Then she spent three months having a tube stuck down her throat every other day to get her weight up and strength back so she could eat a normal meal.

    So yeah, I'm sure there's some trauma lol.

    I posted her whole story here --> https://ball-pythons.net/forums/show...-Story-of-Rose

    As far as "was she like this when we got her", no she didn't. She developed this behavior after being at deaths door, and it simply hasn't gone away as she's recovered.
    Last edited by Arrbjorn; 05-19-2020 at 10:51 PM.

  6. #4
    BPnet Veteran Aerries's Avatar
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    Re: Is there any way I can help my snake?

    Fecal was done I assume? Pythons dont/shouldn’t loose weight to that extreme in such short time. Three weeks is nothing, my boy didn’t eat for 6 months lost only 20g during that time ( but of course he was much larger. But even then....something doesn’t add up.


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    Re: Is there any way I can help my snake?

    Quote Originally Posted by Aerries View Post
    Fecal was done I assume? Pythons dont/shouldn’t loose weight to that extreme in such short time. Three weeks is nothing, my boy didn’t eat for 6 months lost only 20g during that time ( but of course he was much larger. But even then....something doesn’t add up.


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    Yep, fecal was done and was clear. We have no idea how long she didn't eat. The breeder didn't say when she ate last when they sold her to the store and she didn't take a meal at the store and was there for quite some time from what I understand. When I got her she was already emaciated enough to see her ribs and her skin was so loose you it would fold over itself along her body horizontally. I just didn't know any better because she was my first snake, I thought she was fine. For all I know she could have not eaten since she hatched.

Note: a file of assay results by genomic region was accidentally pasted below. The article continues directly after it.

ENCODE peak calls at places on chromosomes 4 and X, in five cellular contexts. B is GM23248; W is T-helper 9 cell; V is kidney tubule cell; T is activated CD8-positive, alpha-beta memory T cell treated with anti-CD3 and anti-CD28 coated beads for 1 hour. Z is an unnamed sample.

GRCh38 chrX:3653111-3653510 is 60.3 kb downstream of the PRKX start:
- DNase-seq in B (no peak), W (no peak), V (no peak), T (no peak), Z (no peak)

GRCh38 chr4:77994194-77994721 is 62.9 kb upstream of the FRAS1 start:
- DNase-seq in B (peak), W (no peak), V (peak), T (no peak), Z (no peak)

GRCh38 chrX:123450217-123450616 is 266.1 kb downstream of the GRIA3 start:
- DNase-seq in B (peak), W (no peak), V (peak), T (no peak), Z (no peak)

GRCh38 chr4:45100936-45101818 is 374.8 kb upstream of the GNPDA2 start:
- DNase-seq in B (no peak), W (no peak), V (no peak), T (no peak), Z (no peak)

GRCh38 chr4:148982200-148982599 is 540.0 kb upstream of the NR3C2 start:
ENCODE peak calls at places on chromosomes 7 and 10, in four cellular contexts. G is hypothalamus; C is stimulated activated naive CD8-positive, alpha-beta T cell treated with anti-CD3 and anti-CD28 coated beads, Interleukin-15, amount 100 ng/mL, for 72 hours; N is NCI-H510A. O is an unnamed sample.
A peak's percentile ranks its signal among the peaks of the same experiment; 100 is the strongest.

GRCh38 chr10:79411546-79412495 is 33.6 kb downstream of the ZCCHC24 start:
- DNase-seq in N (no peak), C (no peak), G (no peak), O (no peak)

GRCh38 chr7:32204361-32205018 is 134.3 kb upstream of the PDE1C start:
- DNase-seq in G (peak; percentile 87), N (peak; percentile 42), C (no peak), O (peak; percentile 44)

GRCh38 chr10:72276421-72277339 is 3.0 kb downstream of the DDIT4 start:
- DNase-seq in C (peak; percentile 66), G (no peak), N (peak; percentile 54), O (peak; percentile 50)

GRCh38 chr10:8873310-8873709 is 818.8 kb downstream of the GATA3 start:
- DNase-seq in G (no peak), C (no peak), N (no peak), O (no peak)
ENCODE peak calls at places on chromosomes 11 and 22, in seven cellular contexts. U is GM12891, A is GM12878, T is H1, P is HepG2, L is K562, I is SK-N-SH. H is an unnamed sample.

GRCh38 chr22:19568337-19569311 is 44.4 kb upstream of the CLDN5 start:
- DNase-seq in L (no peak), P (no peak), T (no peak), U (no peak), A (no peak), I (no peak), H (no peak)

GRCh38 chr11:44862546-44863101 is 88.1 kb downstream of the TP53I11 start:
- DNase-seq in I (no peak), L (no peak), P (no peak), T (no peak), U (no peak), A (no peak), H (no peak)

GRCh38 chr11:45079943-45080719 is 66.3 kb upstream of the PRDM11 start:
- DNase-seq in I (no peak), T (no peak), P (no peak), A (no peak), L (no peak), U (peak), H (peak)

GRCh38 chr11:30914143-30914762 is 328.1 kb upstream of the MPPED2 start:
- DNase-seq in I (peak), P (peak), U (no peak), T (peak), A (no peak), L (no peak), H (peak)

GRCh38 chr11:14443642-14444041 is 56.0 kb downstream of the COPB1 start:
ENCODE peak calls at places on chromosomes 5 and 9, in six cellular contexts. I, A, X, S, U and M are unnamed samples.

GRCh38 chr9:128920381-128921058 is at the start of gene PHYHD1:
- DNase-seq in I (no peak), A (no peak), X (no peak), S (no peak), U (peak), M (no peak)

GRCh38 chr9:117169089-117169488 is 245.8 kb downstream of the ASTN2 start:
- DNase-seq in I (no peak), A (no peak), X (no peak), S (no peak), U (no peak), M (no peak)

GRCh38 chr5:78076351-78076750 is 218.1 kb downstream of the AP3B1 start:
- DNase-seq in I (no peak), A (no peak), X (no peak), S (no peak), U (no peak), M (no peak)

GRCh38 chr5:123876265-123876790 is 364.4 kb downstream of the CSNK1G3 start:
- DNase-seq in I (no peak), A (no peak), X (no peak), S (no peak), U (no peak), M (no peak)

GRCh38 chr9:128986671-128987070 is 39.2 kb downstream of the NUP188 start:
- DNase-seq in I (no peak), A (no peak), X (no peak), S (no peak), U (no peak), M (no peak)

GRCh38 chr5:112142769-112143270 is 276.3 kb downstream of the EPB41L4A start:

9. #6
    BPnet Veteran Aerries's Avatar
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    Re: Is there any way I can help my snake?

    Ouch yea, now I see the bigger picture now, yea when your dealing with petco, petsmart and the like they really don’t keep contact with their supplier and the supplier wont keep detailed record of their snakes that they “discard” to the box stores, trust me I’ve tried. Least out here in central Florida. There are far too many unknown factors, just ensure you look at our detailed files for new owners, ensure that your setup is correct and try and give your snake the best possible life you can give her. What does your setup look like?


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  11. #7
    BPnet Veteran Bogertophis's Avatar
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    Besides being over-heated she might instead have been over-exposed to mite killing chemicals...they can cause neurological damage too. Poor little snake...

    Many BPs that are sold to pet stores don't do well, as often staff is not experienced enough or have the space to do things the right way, much less the time or patience
    to get them to eat properly.

    Her body weight looks pretty good now, but I can see why your vet gave it the label that he did. You have a "special needs" snake, whatever caused this you may never know for sure...but it's best she stays in a low-stress environment...other than that, not much you can do.

    And for what it's worth, I'd have tube-fed her too. to your vet...
    Last edited by Bogertophis; 05-19-2020 at 11:27 PM.
    Rudeness is the weak man's imitation of strength.
    Eric Hoffer (1902 - 1983)

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  13. #8
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    Re: Is there any way I can help my snake?

    Quote Originally Posted by Aerries View Post